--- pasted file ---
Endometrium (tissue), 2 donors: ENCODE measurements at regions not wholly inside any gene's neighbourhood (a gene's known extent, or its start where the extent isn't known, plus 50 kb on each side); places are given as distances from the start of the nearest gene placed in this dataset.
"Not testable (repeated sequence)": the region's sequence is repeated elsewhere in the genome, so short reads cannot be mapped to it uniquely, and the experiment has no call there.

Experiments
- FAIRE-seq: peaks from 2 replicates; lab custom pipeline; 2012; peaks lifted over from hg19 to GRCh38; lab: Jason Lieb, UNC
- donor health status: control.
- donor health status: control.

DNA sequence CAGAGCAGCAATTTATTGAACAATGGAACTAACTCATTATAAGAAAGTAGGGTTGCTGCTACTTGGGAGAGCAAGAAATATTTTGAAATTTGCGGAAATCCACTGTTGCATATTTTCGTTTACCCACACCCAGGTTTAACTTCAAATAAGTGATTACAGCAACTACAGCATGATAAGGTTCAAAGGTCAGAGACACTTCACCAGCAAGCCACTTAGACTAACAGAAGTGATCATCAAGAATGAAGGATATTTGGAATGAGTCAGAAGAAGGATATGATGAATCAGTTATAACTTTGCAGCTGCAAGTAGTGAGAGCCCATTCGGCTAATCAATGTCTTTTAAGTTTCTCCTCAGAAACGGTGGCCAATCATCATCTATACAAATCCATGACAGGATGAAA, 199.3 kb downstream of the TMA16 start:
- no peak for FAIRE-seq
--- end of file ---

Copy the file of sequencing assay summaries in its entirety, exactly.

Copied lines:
Endometrium (tissue), 2 donors: ENCODE measurements at regions not wholly inside any gene's neighbourhood (a gene's known extent, or its start where the extent isn't known, plus 50 kb on each side); places are given as distances from the start of the nearest gene placed in this dataset.
"Not testable (repeated sequence)": the region's sequence is repeated elsewhere in the genome, so short reads cannot be mapped to it uniquely, and the experiment has no call there.

Experiments
- FAIRE-seq: peaks from 2 replicates; lab custom pipeline; 2012; peaks lifted over from hg19 to GRCh38; lab: Jason Lieb, UNC
- donor health status: control.
- donor health status: control.

DNA sequence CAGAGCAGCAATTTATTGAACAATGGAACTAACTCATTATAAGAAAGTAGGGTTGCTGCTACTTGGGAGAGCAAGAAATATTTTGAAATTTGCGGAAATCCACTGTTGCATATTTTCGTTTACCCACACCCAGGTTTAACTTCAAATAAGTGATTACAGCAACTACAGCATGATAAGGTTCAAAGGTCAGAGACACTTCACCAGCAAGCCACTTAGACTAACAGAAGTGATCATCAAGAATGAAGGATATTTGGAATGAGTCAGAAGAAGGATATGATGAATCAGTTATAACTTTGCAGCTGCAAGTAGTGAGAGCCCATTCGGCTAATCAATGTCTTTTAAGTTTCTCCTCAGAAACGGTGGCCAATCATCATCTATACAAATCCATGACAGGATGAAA, 199.3 kb downstream of the TMA16 start:
- no peak for FAIRE-seq